Wafting it from the Glencairn I get Dried Apricots, faint Toasted Marshmallow, Lime, and then Unripe Green Apples and a faint whiff of the classic southern breakfast/desert Peaches and Cream
Taking a sip straight I get a rush of Green Apple followed by a hearty mouthful of Plum Wine. As the rum begins to leave my mouth I get a bitter herbal note that I can best describe as Dandelion Greens
The finish is at first short and presents as Sour Cherries, faint toasted Marshmallow, and the return of Plum. After sipping on the rum for a short while, a bitter Dandelion Greens note becomes ever presen to the point of being overwhelming.
The rum is significantly more complex than you would imagine from taking a whiff from the bottle. In fact, from a wet-cork smell I could only detect faint dried Apricot and alcohol. But upon pouring 2oz in the Glencairn a bunch of other notes blossomed. Initially, it presents decently with dried Apricots, Plum, Green Apple, and faint Toasted Marshmallow. Unfortunately, as I sip on it, this bitter Dandelion Green note becomes overwhelming. It is completely out of whack and does not synchronize with the other flavors at all to the point that I hoped water would change it. While the addition of water does mellow the impact of the dandelion green bitter note, it is still there and the water mutes the other more enjoyable (to me) notes also.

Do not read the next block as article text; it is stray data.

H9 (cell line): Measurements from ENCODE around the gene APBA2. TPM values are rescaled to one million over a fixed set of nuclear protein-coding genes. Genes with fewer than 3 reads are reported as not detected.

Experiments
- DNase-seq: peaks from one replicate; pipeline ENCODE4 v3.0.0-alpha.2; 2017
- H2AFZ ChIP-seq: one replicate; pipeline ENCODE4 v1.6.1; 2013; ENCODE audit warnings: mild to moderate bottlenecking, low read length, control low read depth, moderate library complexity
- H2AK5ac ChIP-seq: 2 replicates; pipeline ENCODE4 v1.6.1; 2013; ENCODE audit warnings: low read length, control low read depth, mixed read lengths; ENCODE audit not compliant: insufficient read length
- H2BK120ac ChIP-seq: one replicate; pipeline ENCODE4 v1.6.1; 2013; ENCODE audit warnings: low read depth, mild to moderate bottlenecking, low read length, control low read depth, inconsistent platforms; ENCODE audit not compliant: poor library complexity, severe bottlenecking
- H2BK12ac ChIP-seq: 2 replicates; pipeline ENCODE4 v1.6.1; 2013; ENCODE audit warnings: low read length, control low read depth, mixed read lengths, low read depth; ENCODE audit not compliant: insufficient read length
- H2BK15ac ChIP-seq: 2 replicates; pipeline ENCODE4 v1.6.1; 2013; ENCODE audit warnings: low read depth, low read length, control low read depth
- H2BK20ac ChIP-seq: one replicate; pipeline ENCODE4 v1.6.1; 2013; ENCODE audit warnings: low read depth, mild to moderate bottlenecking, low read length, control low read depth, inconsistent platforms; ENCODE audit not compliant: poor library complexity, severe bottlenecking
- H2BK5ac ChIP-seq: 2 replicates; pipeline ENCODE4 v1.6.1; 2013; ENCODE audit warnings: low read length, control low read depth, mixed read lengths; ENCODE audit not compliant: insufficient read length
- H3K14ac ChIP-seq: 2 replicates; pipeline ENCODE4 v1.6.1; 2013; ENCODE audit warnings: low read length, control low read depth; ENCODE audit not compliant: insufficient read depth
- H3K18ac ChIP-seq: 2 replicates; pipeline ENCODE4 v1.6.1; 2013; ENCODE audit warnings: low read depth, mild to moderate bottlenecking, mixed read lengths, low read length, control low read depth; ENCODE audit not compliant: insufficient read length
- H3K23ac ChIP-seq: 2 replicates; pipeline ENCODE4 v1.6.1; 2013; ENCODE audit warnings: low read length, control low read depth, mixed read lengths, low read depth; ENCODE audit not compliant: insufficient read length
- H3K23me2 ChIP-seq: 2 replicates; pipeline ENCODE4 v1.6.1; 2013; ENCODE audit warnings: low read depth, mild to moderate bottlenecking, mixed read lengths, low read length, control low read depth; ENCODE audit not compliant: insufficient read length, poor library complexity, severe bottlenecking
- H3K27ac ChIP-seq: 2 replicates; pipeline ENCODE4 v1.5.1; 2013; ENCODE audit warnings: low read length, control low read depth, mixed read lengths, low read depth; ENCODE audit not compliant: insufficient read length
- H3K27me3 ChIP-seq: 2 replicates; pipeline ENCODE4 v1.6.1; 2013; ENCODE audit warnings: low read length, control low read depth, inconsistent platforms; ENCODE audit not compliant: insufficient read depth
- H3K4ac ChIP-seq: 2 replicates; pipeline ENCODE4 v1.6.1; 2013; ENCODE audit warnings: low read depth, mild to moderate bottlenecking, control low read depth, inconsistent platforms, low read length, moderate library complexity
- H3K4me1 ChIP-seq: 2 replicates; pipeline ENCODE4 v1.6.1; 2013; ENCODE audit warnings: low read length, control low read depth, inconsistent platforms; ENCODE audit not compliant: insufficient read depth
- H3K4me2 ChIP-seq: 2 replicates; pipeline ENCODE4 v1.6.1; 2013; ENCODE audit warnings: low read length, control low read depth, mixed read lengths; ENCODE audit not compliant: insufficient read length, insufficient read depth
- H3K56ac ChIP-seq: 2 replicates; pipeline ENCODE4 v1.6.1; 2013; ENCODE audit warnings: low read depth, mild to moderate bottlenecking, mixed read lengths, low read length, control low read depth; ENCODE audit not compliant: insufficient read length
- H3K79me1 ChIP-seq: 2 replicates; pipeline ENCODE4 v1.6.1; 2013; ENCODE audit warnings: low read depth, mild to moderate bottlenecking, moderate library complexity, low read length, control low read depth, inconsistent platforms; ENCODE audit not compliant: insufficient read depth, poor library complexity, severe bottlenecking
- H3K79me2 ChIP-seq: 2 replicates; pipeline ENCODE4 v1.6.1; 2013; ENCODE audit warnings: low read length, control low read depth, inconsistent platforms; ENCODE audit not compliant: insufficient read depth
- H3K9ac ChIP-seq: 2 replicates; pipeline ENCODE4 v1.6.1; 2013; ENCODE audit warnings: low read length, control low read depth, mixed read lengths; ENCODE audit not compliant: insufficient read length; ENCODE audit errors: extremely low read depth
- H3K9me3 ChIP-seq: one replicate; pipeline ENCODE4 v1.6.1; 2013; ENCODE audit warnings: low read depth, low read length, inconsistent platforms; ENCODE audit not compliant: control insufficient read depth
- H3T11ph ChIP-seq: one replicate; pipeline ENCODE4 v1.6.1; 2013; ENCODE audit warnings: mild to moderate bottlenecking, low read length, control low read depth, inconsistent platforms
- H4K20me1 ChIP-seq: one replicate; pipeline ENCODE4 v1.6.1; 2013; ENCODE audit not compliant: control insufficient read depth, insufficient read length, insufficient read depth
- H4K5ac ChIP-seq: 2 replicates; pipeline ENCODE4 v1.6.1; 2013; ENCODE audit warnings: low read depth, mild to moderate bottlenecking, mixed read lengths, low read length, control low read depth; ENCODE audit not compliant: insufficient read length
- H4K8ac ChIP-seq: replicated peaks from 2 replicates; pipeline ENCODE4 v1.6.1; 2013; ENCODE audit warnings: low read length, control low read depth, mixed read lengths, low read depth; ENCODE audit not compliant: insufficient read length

Basically the addition of water makes it slightly easier/smoother to sip…but eventually I still find myself puckering from the herbal bitterness on the finish.
From a sipping perspective, frankly I am rather disappointed. What starts out as interesting becomes drowned in a rather odd herbal bitterness. In my humble opinion, this is not really enjoyable to sip straight unless you really like bitter herbal notes (maybe herbal Gin enthusiasts might like this).
But sipping is not really what this rum was made for. It was made for mixology and specifically for daiquiris. So how does it perform in that respect? In short, excellent. I subsequently made a traditional daiquiri from this rum and it is quite excellent. It is complex enough for some of the intriguing notes to shine through while the added lime does a good job at neutralizing the awkward bitter note. The result is a rather delightful concoction.